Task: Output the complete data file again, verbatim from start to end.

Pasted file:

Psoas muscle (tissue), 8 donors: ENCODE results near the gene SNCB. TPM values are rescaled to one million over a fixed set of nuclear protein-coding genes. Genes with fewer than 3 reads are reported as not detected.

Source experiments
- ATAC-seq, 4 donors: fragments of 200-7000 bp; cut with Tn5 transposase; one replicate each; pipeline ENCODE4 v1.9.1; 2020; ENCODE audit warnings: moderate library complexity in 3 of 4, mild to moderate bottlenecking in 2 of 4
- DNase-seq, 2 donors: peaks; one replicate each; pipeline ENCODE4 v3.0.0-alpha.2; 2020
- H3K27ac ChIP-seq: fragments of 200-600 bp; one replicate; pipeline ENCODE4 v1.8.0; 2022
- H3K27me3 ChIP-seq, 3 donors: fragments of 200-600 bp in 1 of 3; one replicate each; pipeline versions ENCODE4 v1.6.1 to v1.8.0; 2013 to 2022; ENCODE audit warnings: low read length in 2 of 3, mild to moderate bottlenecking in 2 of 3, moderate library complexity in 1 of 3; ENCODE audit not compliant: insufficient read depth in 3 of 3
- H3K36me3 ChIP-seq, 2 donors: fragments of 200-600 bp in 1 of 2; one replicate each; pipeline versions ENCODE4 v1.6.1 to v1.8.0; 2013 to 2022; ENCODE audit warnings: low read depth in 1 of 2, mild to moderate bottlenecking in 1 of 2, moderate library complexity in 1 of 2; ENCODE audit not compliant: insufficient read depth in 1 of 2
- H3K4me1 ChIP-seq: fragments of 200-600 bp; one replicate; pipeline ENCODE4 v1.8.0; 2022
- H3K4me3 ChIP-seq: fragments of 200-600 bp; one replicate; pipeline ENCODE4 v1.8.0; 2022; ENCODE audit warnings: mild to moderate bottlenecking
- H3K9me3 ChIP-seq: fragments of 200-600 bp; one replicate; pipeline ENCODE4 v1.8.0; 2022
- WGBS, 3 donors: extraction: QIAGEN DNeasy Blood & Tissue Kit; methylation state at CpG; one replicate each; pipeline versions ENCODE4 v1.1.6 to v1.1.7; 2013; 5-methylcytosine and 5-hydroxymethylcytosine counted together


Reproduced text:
Psoas muscle (tissue), 8 donors: ENCODE results near the gene SNCB. TPM values are rescaled to one million over a fixed set of nuclear protein-coding genes. Genes with fewer than 3 reads are reported as not detected.

Source experiments
- ATAC-seq, 4 donors: fragments of 200-7000 bp; cut with Tn5 transposase; one replicate each; pipeline ENCODE4 v1.9.1; 2020; ENCODE audit warnings: moderate library complexity in 3 of 4, mild to moderate bottlenecking in 2 of 4
- DNase-seq, 2 donors: peaks; one replicate each; pipeline ENCODE4 v3.0.0-alpha.2; 2020
- H3K27ac ChIP-seq: fragments of 200-600 bp; one replicate; pipeline ENCODE4 v1.8.0; 2022
- H3K27me3 ChIP-seq, 3 donors: fragments of 200-600 bp in 1 of 3; one replicate each; pipeline versions ENCODE4 v1.6.1 to v1.8.0; 2013 to 2022; ENCODE audit warnings: low read length in 2 of 3, mild to moderate bottlenecking in 2 of 3, moderate library complexity in 1 of 3; ENCODE audit not compliant: insufficient read depth in 3 of 3
- H3K36me3 ChIP-seq, 2 donors: fragments of 200-600 bp in 1 of 2; one replicate each; pipeline versions ENCODE4 v1.6.1 to v1.8.0; 2013 to 2022; ENCODE audit warnings: low read depth in 1 of 2, mild to moderate bottlenecking in 1 of 2, moderate library complexity in 1 of 2; ENCODE audit not compliant: insufficient read depth in 1 of 2
- H3K4me1 ChIP-seq: fragments of 200-600 bp; one replicate; pipeline ENCODE4 v1.8.0; 2022
- H3K4me3 ChIP-seq: fragments of 200-600 bp; one replicate; pipeline ENCODE4 v1.8.0; 2022; ENCODE audit warnings: mild to moderate bottlenecking
- H3K9me3 ChIP-seq: fragments of 200-600 bp; one replicate; pipeline ENCODE4 v1.8.0; 2022
- WGBS, 3 donors: extraction: QIAGEN DNeasy Blood & Tissue Kit; methylation state at CpG; one replicate each; pipeline versions ENCODE4 v1.1.6 to v1.1.7; 2013; 5-methylcytosine and 5-hydroxymethylcytosine counted together